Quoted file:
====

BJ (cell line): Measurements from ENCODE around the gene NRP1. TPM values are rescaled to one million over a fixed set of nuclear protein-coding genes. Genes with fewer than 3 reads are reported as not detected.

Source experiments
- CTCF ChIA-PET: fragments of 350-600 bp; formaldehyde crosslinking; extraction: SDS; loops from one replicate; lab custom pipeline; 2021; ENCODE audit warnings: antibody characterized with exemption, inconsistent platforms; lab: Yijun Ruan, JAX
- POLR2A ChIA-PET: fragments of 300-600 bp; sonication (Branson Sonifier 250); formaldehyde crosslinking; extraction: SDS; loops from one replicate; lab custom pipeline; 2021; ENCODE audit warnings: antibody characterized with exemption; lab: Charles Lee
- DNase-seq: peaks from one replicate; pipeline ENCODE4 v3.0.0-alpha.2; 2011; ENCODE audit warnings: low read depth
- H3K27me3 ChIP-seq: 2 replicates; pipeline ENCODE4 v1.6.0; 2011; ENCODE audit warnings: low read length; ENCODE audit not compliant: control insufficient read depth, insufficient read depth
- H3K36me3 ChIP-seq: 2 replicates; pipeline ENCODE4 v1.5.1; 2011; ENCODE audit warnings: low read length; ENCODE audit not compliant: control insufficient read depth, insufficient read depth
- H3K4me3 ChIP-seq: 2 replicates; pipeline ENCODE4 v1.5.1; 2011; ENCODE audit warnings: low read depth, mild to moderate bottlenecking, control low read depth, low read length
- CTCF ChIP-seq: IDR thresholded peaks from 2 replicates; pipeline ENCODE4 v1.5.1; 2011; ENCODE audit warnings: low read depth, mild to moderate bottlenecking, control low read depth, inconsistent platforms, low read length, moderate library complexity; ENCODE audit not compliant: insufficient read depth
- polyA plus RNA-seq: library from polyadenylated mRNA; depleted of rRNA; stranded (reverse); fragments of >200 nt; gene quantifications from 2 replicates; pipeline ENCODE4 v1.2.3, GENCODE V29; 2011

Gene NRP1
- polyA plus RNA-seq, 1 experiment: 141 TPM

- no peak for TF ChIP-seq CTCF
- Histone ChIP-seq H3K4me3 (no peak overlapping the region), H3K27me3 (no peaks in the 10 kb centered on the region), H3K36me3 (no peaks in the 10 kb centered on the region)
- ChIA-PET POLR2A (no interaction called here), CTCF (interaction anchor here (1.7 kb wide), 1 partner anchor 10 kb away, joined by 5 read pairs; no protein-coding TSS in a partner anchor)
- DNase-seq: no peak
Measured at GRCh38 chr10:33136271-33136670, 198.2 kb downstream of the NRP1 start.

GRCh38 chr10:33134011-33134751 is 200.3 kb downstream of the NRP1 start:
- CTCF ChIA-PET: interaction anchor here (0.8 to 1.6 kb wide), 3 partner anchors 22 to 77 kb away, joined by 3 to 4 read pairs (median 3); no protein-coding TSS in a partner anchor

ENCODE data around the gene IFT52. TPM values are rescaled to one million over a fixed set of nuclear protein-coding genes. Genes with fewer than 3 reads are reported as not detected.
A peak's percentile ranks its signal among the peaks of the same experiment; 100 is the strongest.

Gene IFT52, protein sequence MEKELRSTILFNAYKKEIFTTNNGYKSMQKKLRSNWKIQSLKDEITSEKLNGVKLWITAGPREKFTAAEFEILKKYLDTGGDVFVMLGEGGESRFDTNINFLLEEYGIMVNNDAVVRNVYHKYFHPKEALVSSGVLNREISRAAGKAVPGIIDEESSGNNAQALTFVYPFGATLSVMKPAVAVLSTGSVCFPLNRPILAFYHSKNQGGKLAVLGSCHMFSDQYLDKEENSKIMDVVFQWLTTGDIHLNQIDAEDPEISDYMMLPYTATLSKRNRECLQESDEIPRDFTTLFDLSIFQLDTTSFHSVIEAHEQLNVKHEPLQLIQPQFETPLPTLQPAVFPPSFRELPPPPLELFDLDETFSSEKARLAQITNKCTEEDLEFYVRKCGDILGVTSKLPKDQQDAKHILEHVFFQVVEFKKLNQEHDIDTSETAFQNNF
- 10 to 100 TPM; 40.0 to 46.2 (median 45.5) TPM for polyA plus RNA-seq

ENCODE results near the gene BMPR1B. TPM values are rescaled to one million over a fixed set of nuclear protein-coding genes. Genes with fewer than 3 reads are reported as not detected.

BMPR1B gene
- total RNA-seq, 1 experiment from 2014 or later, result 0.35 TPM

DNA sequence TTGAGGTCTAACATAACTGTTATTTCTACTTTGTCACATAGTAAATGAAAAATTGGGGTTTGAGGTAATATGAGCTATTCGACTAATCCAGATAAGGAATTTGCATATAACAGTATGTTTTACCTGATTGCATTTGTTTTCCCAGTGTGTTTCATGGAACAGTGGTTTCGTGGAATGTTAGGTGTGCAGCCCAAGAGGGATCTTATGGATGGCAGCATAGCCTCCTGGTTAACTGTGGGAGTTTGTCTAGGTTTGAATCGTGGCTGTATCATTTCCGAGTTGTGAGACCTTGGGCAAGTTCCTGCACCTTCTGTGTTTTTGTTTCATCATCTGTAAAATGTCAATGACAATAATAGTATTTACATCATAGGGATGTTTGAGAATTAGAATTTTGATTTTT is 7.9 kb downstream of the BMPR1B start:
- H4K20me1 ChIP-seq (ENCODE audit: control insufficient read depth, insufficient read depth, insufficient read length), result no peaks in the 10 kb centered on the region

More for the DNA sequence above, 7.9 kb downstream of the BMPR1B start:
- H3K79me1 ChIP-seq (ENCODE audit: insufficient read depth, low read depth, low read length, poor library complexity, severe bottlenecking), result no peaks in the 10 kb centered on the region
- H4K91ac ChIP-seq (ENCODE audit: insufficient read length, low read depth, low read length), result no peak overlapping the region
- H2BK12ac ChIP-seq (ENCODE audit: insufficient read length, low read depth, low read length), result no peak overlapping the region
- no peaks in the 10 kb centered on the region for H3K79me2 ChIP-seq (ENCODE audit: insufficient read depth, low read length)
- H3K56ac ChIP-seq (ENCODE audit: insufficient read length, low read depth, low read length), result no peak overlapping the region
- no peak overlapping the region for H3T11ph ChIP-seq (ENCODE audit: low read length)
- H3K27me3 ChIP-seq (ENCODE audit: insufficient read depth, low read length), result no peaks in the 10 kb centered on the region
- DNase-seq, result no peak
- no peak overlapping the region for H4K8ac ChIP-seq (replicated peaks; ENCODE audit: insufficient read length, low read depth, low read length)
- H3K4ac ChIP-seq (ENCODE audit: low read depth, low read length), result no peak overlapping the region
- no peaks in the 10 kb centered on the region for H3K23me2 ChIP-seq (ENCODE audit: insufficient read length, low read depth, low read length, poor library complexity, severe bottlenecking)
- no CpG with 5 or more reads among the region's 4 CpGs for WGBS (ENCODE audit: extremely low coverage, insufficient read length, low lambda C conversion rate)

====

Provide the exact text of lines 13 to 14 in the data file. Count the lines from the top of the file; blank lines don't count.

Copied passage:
- no peak for TF ChIP-seq CTCF
- Histone ChIP-seq H3K4me3 (no peak overlapping the region), H3K27me3 (no peaks in the 10 kb centered on the region), H3K36me3 (no peaks in the 10 kb centered on the region)